At Open Democracy, Derek Gregory writes: The problems with remote-controlled warfare are legion. The human operator ‘is terribly remote from the consequences of his actions; he is likely to be sitting in an air-conditioned trailer, hundreds of miles from the area of battle.’ He evaluates ‘target signatures’ captured by various sensor systems that ‘no more represent human beings than the tokens in a board-type war game.’
The rise of this new ‘American way of bombing’, as it’s been called, has two particularly serious consequences. First, ‘through its isolation of the military actor from his target, automated warfare diminishes the inhibitions that could formerly be expected on the individual level in the exercise of warfare’. In short, killing is made casual. Secondly, once the risk of combat is transferred to the target, it becomes much easier for the state to go to war. Domestic audiences are disengaged from the violence waged in their name: ‘Remote-controlled warfare reduces the need for the public to confront the consequences of military action abroad.’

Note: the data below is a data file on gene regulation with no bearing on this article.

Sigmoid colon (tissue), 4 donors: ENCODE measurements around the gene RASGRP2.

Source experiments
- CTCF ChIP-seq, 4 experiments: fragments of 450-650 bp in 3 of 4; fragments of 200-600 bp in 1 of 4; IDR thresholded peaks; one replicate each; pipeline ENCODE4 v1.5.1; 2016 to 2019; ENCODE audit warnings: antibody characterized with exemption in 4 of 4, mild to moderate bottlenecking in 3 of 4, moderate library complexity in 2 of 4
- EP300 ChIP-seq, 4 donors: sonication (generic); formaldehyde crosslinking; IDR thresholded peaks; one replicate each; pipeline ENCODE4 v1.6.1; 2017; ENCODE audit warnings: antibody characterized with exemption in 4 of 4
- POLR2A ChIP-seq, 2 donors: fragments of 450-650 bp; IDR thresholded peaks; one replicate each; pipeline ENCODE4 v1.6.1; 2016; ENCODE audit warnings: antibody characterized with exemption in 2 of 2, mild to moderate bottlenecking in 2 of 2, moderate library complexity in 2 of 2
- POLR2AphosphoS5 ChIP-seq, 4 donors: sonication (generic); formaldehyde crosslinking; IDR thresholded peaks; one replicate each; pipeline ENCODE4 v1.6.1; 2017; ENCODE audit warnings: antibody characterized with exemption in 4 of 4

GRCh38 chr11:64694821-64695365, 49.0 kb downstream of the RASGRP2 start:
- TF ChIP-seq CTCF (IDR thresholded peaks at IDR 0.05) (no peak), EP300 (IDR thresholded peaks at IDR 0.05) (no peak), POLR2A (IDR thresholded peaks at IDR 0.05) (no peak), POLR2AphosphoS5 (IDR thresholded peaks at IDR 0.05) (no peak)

All familiar stuff, you might think, except that these warnings were not prompted by the appearance of Predators and Reapers in the skies over Afghanistan, Pakistan, Somalia or Yemen. They appeared in Harper’s Magazine in June 1972, the condensed results of a study of the US air war in Indochina by a group of scholar-activists at Cornell University. As they suggest, crucial elements of today’s ‘drone wars’ were assembled during the US bombing of Vietnam, Laos and Cambodia. There were three of them: drones, real-time visual reconnaissance, and the electronic battlefield.
The US fought multiple air wars in Indochina. The air strikes against North Vietnam involved what is now called deliberate targeting, in which targets are identified and assigned to aircrews before take off. To the US military the first series of attacks from 1965 to 1968 (code-named ‘Rolling Thunder’) was an interdiction campaign to close lines of communication and choke off the supply of men and materials from the North to the insurgency in the South. To President Johnson and his civilian advisers, however, its purpose was to open up a different line of communication: bombing was a way of ‘sending a message’ to Hanoi, designed to coerce the North through a ‘diplomatic orchestration of signals and incentives, of carrots and sticks, of the velvet glove of diplomacy backed by the mailed fist of air power.’ From either perspective the campaign had to be carefully controlled and calibrated, but the air intelligence was of variable quality. Starting in October 1964 the US Air Force sought to improve the situation by using reconnaissance drones, which were launched from C-130A transport aircraft on programmed flight paths over target areas in North Vietnam (and Laos) and then recovered off Da Nang.